meet me in the woods

I took a little journey to the unknown,
And I come back changed. I can feel it in my bones.
— Lord Huron, “Meet Me in the Woods”

It’s been weird, being back. At first, I was stuck in Tampa, bored for two weeks. Now, I’m in Gainesville for my sorority’s recruitment process, and I’m unsettled. I feel restless, dissatisfied, and neither utterly happy nor unhappy. Not content, but not discontent either. I’m yearning for more, but trying to adjust to what will be my reality for the next four months, the life I loved just four short months ago in the spring.

I’m a long way from the one that I loved
I’ve been tending old flames, lamenting what was.
— Lord Huron, “Way Out There”

I’m experiencing a lot of cognitive dissonance, because sometimes sorority life, and especially the recruitment process, goes so much against my values as a feminist that I want to scream. Sororities are organizations meant to uplift and support women, yet in some ways they restrict and belittle them by making decisions for them and attempting to control, or manage, their behavior, dress, etc. I don’t know how the others don’t see it, how they don’t feel a twist inside their gut every time our chapter advisor gets up to instruct us about wearing Spanx, every time mandatory spray tan sign-up lists get posted, every time we’re told how to act around boys so that they’ll like us. How it doesn’t raise their hackles when nationals rejects our event proposals because they’re “too dangerous,” “too much of a liability,” a “PR risk.” All of these examples show a lack of trust in our ability as grown women to make our own choices. Instead of acting as institutions with women’s best interests at heart, sororities have become national enterprises that aim to guide women according to their standards and, in doing so, discourage them from choosing for themselves what those standards should be. It’s not just my chapter or sorority; it’s all of them. While there are amazing qualities about my sorority that keep me in it, like the sisterhood (it sounds cheesy, but it’s real), sense of community, wonderful friends, and other perks, the superficial, petty, and misogynistic elements that are associated with Greek life as a whole sicken me. Some elements of sorority life, like the recruitment process, are so antiquated, and others mandate conformity or degrade women, even though the people in charge (and most of the chapter) don’t seem to see it. I know they don’t mean badly, but that doesn’t matter to me, nor does it minimize the harm done in a society where women are already held to high and ridiculous double standards.

I been unraveling since my birth
Gonna wander out there and see what I’m worth.
— Lord Huron, “Way Out There”

For the last two years, I’ve been in limbo. I didn’t know what I wanted to do or study and I constantly changed my mind about both. There was no plan; I had no single ambition or goal to strive towards. In the spring, I finally accepted this state of being, embracing my passion for history and the concept of living in the moment. I’d figure it out eventually, and that was okay. But then I took a backpacking trip to Europe for nearly three months this summer, and I came back changed. Different, in some ways. I’ve always been independent and aware of the world around me, but traveling alone increased those qualities tenfold. And for the first time in a long time, perhaps with the strongest conviction yet, I realized, or rather felt: this is what I want to do. I want to see the colors of other skies, swim in faraway seas, dance on narrow cobblestone streets at night, and howl at the moon in a field full of wildflowers. I want to live through every time change, experience different cultures and levels of development, taste exotic foods, and, to put it simply, see the world. Traveling this summer taught me that I could do it. I met people who travel for a living, or work jobs that allow them the opportunity to travel often. It’s within reach now, except for the fact that I’m at university for the next few years and probably shouldn’t won’t drop out. And that’s all good and well, because most of the people I met were at least a few years older than me and had gone through university or a traineeship or something that kept them from traveling longterm for awhile. I have to remind myself that I just have a head start, that I can be in their place in a few years if I want to, that I’m not “missing out.” But watching their Snapchat stories and reminiscing on the amazing time I had, it’s hard not to have a little bit (or a lot) of FOMO. To feel like my reality is a waste of time, and that I’d learn, see, and do so much more if only I were somewhere else. I realize it’s not the best attitude, and I’m working on it, because once school starts and recruitment is over, reality will get better.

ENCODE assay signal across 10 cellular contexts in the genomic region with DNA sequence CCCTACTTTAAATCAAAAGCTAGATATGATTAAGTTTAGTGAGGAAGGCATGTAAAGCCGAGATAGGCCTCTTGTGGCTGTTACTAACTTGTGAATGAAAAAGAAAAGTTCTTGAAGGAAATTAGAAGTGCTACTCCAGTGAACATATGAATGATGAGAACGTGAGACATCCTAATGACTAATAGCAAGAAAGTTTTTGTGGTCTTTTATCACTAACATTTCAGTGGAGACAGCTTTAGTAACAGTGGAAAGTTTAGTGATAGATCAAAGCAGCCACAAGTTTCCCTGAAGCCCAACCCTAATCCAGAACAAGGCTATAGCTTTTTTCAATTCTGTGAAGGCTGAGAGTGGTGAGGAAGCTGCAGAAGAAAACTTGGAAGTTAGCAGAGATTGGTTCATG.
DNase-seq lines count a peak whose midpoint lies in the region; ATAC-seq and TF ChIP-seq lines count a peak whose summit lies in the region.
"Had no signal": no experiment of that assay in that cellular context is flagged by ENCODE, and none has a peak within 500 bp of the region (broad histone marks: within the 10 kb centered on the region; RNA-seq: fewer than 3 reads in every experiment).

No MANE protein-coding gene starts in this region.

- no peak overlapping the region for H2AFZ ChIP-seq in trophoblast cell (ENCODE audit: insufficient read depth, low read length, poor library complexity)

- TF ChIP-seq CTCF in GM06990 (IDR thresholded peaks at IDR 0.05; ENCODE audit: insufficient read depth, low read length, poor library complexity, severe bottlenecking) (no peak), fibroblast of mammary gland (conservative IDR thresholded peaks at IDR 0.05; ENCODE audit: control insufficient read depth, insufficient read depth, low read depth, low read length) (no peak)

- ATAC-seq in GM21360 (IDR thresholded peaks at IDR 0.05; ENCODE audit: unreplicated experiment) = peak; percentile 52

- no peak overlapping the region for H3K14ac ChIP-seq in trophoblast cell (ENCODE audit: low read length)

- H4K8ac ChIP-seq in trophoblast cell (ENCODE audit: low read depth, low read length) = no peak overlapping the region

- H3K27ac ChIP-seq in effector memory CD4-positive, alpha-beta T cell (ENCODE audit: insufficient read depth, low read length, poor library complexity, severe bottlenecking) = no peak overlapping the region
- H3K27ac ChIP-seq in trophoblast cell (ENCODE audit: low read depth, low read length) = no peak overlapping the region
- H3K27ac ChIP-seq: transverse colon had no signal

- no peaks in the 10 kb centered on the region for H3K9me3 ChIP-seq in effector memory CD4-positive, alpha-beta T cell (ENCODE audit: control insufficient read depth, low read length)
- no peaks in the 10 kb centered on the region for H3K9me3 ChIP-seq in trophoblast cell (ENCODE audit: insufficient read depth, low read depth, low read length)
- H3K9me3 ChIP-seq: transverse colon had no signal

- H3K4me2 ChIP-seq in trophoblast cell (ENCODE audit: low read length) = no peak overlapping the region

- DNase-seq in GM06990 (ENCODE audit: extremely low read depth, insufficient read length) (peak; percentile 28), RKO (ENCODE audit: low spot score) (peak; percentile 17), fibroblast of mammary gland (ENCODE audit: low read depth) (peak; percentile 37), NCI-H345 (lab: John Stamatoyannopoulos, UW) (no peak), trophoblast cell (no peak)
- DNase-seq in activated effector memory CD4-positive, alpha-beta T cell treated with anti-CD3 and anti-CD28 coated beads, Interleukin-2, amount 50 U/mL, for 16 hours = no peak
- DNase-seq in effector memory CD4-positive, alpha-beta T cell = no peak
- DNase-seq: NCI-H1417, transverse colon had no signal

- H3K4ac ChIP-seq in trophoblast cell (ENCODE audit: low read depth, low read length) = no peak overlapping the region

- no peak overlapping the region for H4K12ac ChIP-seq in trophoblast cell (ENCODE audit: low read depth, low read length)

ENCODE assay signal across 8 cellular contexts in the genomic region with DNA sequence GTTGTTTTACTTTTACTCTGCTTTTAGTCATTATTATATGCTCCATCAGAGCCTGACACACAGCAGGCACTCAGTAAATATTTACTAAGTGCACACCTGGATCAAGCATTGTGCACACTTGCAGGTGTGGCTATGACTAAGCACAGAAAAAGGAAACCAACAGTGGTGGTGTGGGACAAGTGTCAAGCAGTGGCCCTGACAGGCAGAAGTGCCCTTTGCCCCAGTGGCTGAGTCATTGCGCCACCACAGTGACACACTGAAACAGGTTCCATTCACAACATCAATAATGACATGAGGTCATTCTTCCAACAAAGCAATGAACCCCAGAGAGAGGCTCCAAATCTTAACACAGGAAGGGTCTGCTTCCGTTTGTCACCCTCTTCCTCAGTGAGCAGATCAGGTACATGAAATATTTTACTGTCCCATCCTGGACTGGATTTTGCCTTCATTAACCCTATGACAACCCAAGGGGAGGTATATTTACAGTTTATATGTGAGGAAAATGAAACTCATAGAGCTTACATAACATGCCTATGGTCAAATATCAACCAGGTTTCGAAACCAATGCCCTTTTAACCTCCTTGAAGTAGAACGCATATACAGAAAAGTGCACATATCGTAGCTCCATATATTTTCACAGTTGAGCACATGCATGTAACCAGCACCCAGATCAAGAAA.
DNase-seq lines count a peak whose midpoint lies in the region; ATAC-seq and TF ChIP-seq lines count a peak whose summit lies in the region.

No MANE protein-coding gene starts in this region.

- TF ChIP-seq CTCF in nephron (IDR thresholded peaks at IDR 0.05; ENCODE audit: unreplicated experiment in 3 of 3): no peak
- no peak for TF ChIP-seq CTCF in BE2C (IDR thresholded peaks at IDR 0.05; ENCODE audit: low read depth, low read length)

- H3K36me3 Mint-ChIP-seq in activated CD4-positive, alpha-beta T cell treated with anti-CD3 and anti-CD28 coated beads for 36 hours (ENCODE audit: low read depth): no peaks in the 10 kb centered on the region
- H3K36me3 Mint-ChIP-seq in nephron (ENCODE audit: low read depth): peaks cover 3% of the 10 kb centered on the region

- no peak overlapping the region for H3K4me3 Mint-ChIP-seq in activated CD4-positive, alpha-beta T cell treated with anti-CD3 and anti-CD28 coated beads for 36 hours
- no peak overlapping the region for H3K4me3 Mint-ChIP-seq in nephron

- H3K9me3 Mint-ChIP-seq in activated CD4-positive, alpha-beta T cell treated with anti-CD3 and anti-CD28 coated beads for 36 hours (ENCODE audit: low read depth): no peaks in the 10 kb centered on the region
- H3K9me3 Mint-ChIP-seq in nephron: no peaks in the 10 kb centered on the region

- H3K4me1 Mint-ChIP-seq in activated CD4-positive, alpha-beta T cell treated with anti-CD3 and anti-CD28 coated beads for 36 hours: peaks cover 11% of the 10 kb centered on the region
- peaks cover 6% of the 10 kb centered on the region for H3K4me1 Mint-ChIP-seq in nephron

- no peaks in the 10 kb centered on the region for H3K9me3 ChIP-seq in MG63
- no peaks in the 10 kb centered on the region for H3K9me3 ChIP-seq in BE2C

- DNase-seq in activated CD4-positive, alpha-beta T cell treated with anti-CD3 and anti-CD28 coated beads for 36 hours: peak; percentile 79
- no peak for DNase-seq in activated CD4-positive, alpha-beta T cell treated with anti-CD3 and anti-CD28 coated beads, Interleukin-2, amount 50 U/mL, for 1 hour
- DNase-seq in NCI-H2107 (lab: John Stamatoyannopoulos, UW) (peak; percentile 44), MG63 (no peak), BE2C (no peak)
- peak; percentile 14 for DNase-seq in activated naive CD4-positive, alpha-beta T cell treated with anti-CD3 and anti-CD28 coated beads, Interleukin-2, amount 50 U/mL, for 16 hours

But it won’t be the same as it was in the spring, and neither will I.

What good is livin’ a life you’ve been given
If all you do is stand in one place?
— Lord Huron, “Ends of the Earth”

p.s. Thank you, Kat and Delaney, for letting me talk through my thoughts; Sarah, for commiserating with me; and Dillon, for recommending Lord Huron in my time of need. I am blessed to have you all in my life. xx

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